Learn about the most common forms of auto insurance fraud and how to avoid them.
There is a chance that, at some point, you will encounter some form of car insurance fraud. Some types of fraud are easier to catch than others, and you may be surprised to learn that auto insurance companies lose billions of dollars due to fraudulent activities annually. In turn, these losses drive up insurance premiums.
We’ve compiled essential information about six common forms of car insurance fraud. Read about these types of fraud so you can avoid becoming a victim.
Car insurance fraud, or “premium leakage,” comes in many forms and costs insurance companies an estimated $31.6 billion each year as of 2022.1 Here are six ways people commit fraudulent insurance activities via a car insurance company.
Rate evasion involves the misrepresentation of information on an insurance application in order to get a lower insurance rate for the same insurance coverage. Though many rate evasion cases involve intentional lies about mileage or omission of accident history, fraud also may involve unintentional errors during the application process. Regardless of the person’s intent, they’ll face consequences if they’re caught. Here’s a look at how much each category of misrepresented information represents of the total money lost each year:
|Misrepresented information||Amount lost in billions of dollars in 2016||Percentage of total losses from fraud in 2016|
|Accident and ticket history||3.4||12%|
Exaggerated or false insurance claims, like those surrounding nonexistent damages or bodily injuries, are fraudulent. Individuals target insurance companies by filing false claims to receive insurance payouts. For example, scheming with repair shops and medical professionals to file claims for property damage or injuries that do not exist are common ways to create false claims. Individuals also may damage their own property intentionally to file false claims, but car insurance does not cover intentional damage.
Those who stage accidents to create false claims aim to take advantage of their auto insurance policies, like personal injury protection plans. Often, people carry out staged accidents in populated and urban areas and affluent communities, where people are thought to have superior insurance.2 People execute staged accident scams in many ways, including intentional collisions with moving and parked vehicles.
Within staged accidents, there are often many parties involved in the schemes, including fake witnesses, insurance agents, and surrounding companies.
Another form of auto insurance fraud involves filing claims with multiple insurance providers for a single accident. People may be tempted to file multiple claims to receive multiple insurance payouts for the same damage. However, this is considered “double dipping” and can result in fines or jail time.
Auto theft fraud refers to events involving the false reporting of a vehicle as stolen. In 2022, auto insurance companies lost nearly $7.4 billion from auto theft fraud.3 Planned vehicle theft typically involves filing claims with auto insurers after someone intentionally abandons their car or plans for someone to “steal” their car and disassemble it for parts.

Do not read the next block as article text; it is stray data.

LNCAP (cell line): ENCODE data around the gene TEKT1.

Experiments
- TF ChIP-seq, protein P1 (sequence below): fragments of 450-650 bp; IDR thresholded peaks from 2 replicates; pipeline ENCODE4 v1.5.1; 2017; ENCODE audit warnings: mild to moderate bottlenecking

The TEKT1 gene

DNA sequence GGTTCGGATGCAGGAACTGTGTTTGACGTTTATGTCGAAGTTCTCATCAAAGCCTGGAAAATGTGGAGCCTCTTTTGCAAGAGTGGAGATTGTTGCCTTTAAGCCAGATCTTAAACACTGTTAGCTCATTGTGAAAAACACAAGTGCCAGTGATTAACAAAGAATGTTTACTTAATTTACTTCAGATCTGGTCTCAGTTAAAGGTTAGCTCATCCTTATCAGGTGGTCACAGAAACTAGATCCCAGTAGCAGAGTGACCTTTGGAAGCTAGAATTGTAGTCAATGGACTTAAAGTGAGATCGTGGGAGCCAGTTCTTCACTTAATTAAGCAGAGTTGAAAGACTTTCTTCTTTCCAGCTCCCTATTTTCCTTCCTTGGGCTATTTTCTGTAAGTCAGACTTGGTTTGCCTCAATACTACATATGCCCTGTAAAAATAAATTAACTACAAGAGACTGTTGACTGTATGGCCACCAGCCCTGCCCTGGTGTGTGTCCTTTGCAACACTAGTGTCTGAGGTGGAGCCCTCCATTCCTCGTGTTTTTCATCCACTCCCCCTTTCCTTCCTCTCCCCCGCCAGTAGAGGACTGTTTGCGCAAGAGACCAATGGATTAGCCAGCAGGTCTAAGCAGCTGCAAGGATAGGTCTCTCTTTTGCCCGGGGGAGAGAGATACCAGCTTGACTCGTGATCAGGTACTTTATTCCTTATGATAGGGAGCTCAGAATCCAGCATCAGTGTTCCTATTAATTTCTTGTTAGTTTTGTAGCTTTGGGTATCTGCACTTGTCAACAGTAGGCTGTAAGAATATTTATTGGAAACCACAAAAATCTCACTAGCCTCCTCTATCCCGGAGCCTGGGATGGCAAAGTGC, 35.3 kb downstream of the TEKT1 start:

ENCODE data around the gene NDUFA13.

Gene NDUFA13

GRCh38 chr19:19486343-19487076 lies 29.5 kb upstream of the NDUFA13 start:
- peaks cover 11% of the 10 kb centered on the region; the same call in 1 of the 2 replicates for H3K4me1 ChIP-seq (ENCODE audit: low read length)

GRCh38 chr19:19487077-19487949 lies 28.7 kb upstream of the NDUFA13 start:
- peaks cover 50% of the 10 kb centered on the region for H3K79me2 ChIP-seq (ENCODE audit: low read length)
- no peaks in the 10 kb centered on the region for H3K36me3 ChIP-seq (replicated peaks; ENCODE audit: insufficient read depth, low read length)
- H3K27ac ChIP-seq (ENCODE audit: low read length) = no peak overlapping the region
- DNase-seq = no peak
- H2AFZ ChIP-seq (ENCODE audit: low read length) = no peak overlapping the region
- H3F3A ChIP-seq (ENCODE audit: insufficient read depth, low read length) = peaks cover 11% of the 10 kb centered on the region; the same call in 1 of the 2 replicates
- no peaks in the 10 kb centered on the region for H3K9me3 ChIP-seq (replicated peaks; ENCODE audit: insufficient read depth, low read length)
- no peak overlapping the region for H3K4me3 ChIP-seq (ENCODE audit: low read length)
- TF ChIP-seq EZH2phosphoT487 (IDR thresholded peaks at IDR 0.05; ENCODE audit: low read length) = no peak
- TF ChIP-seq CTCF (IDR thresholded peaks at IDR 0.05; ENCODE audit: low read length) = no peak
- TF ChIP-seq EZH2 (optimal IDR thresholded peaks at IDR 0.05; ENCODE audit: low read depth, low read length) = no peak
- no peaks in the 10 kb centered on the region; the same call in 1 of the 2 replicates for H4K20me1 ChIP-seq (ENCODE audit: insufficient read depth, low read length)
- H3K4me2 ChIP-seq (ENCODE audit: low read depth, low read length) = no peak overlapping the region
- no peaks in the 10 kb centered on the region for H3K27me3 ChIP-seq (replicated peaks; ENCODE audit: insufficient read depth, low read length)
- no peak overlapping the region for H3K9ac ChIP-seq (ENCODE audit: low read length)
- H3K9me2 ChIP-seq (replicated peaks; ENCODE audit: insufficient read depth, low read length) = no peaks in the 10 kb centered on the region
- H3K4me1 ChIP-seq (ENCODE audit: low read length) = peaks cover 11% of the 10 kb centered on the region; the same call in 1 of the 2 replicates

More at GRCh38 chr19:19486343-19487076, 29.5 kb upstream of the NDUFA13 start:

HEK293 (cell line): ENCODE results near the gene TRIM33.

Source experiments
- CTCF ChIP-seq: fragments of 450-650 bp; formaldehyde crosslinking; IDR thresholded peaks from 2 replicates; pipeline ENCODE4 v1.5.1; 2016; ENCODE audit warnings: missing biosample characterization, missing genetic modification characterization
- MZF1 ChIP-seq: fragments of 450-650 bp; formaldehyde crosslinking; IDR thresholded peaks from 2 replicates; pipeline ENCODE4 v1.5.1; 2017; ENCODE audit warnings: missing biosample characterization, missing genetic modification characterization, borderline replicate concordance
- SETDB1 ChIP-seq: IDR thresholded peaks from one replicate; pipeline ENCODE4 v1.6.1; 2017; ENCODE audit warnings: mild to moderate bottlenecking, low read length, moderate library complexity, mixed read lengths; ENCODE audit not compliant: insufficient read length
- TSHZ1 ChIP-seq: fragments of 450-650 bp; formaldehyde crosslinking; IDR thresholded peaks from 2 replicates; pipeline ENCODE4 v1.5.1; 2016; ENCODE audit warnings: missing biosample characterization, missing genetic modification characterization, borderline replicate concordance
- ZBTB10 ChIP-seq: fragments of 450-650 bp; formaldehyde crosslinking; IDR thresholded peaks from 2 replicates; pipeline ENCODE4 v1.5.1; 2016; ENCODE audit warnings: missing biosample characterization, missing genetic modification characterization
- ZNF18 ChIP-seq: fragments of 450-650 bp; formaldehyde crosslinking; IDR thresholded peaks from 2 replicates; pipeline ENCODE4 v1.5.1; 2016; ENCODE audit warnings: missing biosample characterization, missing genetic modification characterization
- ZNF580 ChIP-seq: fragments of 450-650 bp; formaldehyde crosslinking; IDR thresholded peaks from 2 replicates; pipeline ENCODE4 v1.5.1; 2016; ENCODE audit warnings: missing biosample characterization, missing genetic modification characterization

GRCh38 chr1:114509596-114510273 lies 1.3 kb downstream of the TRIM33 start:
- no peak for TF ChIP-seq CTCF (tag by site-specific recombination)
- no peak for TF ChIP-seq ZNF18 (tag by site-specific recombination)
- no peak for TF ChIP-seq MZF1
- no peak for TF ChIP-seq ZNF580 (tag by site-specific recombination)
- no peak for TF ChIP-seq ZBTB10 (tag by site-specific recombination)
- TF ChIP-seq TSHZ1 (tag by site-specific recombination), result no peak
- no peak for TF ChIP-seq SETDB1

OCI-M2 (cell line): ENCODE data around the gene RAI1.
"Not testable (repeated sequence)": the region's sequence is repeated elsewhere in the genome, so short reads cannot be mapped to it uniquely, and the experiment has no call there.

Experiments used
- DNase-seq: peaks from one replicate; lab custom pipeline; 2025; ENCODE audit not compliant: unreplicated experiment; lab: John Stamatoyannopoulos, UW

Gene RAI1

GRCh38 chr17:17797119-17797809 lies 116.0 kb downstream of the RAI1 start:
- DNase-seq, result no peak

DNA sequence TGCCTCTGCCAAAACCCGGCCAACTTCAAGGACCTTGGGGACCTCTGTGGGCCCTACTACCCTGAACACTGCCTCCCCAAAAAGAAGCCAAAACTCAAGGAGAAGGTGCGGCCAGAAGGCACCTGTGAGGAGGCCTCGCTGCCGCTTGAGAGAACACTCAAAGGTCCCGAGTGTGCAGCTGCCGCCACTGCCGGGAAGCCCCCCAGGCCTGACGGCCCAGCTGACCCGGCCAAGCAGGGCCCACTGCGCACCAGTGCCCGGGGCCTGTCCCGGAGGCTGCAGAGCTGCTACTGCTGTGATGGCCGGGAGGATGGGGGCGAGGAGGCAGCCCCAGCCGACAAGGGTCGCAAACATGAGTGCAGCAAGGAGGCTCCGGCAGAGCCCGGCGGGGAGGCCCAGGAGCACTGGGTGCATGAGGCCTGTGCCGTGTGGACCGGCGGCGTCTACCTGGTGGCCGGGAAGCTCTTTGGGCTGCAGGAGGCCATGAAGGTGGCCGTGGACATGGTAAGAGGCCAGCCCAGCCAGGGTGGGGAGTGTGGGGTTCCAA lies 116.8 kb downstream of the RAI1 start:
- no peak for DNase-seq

Many auto insurance fraud cases involve scams by employees, including repair shop mechanics and insurance agents.
Premium diversion by fraudulent or unlicensed insurance agents is the most common type of insurance fraud.4
Car insurance fraud refers to situations that involve the deception of policyholders, insurance companies, or other parties for financial gain. Typically, policyholders who engage in fraud aim to receive payouts or better rates from their insurers by lying, omitting information, or filing false claims. Fraudulent agents, brokers, and repair shops can commit fraud by selling fraudulent policies, engaging in premium diversion, repairing vehicle damage with salvage parts, and contributing to false claim reports.
There are two distinct categories of fraud: soft fraud and hard fraud.
Soft fraud is the more common form of auto insurance fraud and is associated with less-severe consequences, like fines and legal fees. Examples include exaggerating a legitimate claim or lying during the application process to get a lower rate. For example, claiming your vehicle is worth more than your insurance company’s cash value of your car is a form of soft fraud. Agent and broker scams are also forms of soft fraud.
Hard fraud is less common and leads to more severe punishment, including jail time. Hard fraud examples include planning or inventing a loss for claim payout (e.g., staged auto accidents or theft).
Our goal is to familiarize you with the various types of auto insurance fraud so you can learn how to spot possible scams. However, it’s also important to be familiar with other forms of fraud that are prevalent throughout the auto industry. For more information, review our pages on auto warranty scams and auto loan refinancing scams.
The consequences of car insurance fraud vary by situation and depend on your state of residence. Specifically, cases of hard fraud, like staged accidents, are subject to more severe punishments, like prison time. Cases of soft fraud, like the exaggeration of claims or events, are often misdemeanors and result in fines or legal fees.
According to the 2022 Insurance Fraud Report from fraud, risk and compliance company FRISS, false auto insurance claims account for 10 percent of all claims filed, making false claims one of the most common forms of auto insurance fraud.
Insurance Fraud Costs the U.S. $308.6 Billion Annually. Coalition Against Insurance Fraud. (2022).
Staged Auto Accident Fraud. National Insurance Crime Bureau. (2023).
INSURANCE FRAUD. National Association of Insurance Commissioners. (2022, Dec 19).
Insurance Fraud. Federal Bureau of Investigation. (2023).